And here is Jamie in our Christmas card from this year.

From one short year to the next he looks totally different. I'm the type of person who always wants time to go by fast, and am always looking forward to the next thing. But when I see how fast my baby is growing for once I wish that I could freeze time.

That's why today I'm not going to do anything but enjoy every minute of this day. And I hope all of you do the same thing too.

Merry Christmas!

Saturday, December 20, 2008

Word Counting

It's time for my monthly word count update, and for once I am proud of the progress I have made.

59317 / 85000 words. 70% done!

Yes, 70% done, which mathematically
speaking (writerly speaking, the percentages left could be much higher) means only 30% left! I've never been a big number person, but for some reason these numbers speak to me.

I've also since October been using a spreadsheet, given to me by the excellent Elena of Mindless Musings, and have become obsessed with the daily ritual of inputting my word count progress. Being forced to do the math (confession: I use the calculator on my computer) makes me see in black and white when I've only managed to get 200 hundred words and should push myself to write a little bit more, or (sadly) less often when I've written over a thousand and can give myself a little pat on the back.

I can also see patterns emerging - like when I sit down to write the first spurt of what comes out is usually around 250 words. That's usually stuff that's been percolating in my brain since my last writing session. I usually have a pretty good idea of what the next 250 should be as well. That gets me to 500 (this I figured out without the aid of a calculator). To get past that, I usually need to play a little Snood, surf a little internet, and check my email as if the answers might be lurking there. Sometimes nothing comes and I leave it for tomorrow and other times I find something else that gets me to 800, 900, or even 1000. I really like it when I hit 1000.

Anybody else find counting words helpful? Or does it do the opposite and make you focus on quantity and not quality of your words?

Thursday, December 18, 2008

Respect The Martha Stewart

Martha Stewart was a guest judge for the quickfire challenge on Top Chef last night. The first thing my husband said when Martha came on the screen was something about how she was a jailbird.

Hearing this my first thought was, "oh yeah, wow, I had completely forgotten about that," and my second thought was, "hey, leave Martha alone. Then I quickly jumped to Martha's defense. Why? Because I like Martha Stewart. And even if you don't like her, you should at least respect her.

Everything that Martha Stewart puts her name on is great. When I was planning my wedding the best of all the wedding magazines was the one with her name on the cover.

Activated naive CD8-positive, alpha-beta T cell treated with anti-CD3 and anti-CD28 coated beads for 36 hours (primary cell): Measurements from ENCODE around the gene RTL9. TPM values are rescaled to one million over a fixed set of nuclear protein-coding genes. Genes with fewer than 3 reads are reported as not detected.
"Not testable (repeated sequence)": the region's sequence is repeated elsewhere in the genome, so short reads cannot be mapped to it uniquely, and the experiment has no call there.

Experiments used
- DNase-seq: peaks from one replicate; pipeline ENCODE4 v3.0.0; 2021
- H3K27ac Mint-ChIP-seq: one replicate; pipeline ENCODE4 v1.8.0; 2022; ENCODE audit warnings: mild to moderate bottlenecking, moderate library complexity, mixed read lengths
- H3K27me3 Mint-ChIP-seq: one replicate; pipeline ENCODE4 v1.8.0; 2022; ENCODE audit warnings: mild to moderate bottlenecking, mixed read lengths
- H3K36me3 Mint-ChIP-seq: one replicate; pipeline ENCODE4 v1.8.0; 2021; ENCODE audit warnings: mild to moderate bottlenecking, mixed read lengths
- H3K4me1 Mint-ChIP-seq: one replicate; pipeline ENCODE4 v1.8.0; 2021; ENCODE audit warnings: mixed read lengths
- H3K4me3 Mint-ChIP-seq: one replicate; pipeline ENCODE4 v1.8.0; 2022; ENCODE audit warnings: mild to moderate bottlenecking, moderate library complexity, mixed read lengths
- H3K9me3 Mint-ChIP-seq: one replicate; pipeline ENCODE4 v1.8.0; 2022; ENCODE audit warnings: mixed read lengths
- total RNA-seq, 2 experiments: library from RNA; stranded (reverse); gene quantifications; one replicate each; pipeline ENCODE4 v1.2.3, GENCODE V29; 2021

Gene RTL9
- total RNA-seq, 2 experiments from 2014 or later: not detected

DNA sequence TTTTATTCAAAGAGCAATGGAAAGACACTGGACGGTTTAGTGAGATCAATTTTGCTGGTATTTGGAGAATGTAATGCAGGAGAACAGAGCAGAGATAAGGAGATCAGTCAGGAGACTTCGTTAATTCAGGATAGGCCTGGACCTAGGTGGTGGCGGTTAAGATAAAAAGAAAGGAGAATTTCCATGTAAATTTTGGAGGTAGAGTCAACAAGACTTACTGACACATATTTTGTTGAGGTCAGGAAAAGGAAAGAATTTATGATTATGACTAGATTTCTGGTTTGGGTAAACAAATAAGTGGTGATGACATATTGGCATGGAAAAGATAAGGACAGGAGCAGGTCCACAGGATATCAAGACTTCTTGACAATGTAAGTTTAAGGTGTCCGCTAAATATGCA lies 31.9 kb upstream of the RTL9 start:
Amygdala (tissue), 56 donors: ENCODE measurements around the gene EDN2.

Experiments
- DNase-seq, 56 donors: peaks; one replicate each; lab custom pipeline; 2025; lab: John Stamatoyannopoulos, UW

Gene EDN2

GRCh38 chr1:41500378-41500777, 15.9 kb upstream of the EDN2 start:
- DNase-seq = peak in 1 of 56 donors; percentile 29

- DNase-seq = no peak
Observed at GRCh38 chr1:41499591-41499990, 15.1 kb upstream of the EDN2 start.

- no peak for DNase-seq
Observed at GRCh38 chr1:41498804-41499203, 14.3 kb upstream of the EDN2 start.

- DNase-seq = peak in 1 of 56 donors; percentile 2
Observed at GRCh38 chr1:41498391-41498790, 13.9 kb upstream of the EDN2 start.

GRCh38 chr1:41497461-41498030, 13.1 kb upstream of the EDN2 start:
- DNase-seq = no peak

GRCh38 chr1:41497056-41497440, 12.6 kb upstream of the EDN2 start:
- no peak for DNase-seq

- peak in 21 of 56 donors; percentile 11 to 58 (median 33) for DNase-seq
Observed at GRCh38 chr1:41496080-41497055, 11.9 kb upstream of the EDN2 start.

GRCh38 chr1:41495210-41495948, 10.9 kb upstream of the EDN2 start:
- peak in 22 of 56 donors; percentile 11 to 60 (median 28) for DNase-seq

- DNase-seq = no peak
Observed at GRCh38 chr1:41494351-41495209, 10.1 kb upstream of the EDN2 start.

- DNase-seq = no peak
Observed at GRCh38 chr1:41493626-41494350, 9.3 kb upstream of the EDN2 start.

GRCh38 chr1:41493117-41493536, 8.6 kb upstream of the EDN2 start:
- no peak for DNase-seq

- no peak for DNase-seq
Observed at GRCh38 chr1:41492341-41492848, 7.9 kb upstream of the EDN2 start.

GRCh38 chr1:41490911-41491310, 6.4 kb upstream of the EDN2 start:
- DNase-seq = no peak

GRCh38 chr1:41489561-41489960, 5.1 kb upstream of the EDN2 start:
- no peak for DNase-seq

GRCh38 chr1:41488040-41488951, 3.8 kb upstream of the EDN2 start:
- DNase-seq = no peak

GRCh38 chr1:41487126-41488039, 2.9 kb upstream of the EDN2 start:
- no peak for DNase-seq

The Everyday Food cookbook that my husband and I use most often out of all our cookbooks (and which I actually am going to use today for an excellent meatball recipe) is another Martha Stewart product.

Sure, she's a little uptight and her crazy perfectionist ways make everyone else feel slightly inadequate. For example, a few months agoI was watching her TV show and it was an episode where she talked about how to make the perfect bed (using, of course, her Martha Stewart brand of bedding from Macys) and part of her technique included ironing the sheets.

Now, if it was Oprah talking about having her sheets ironed, I would be annoyed - as I was when Oprah once talked about how she likes fresh sheets on her bed every night. The reason for my annoyance is that Oprah has this "I'm just like you persona", when we all knows she's not the one making the bed and laundering those sheets. Martha, on the other hand, has more of a "sprinkling her knowledge on the little people" thing going, but I can imagine her actually ironing her own sheets just because she believes that no one else will do it as well as she can.

I guess what I love most about Martha Stewart is that she's kind of crazy. The way she interviews the various celebrities on her show- often awkwardly ordering them around, putting her foot in her mouth, or even accidentally stabbing them.

In honor of the awesome crazy that is Martha Stewart I have pasted below a recipe of hers that I used last Christmas to make the holiday ham for my family. It tasted delicious, but didn't end up looking quite as pretty as Martha's picture. And you know what? With a Martha Steward recipe - that's exactly the way it should be.

Honeyed Ham with Pears and Cranberries
  • 1 fully cooked, smoked bone-in ham, (about 10 pounds), trimmed of excess fat and skin
  • Whole cloves, for ham (about 45)
  • 2 cups apple cider
  • 1 1/2 cups honey
  • 1 cinnamon stick
  • 5 Bosc pears, quartered and cored
  • 3 cups fresh or frozen cranberries
  • 1/2 cup packed light-brown sugar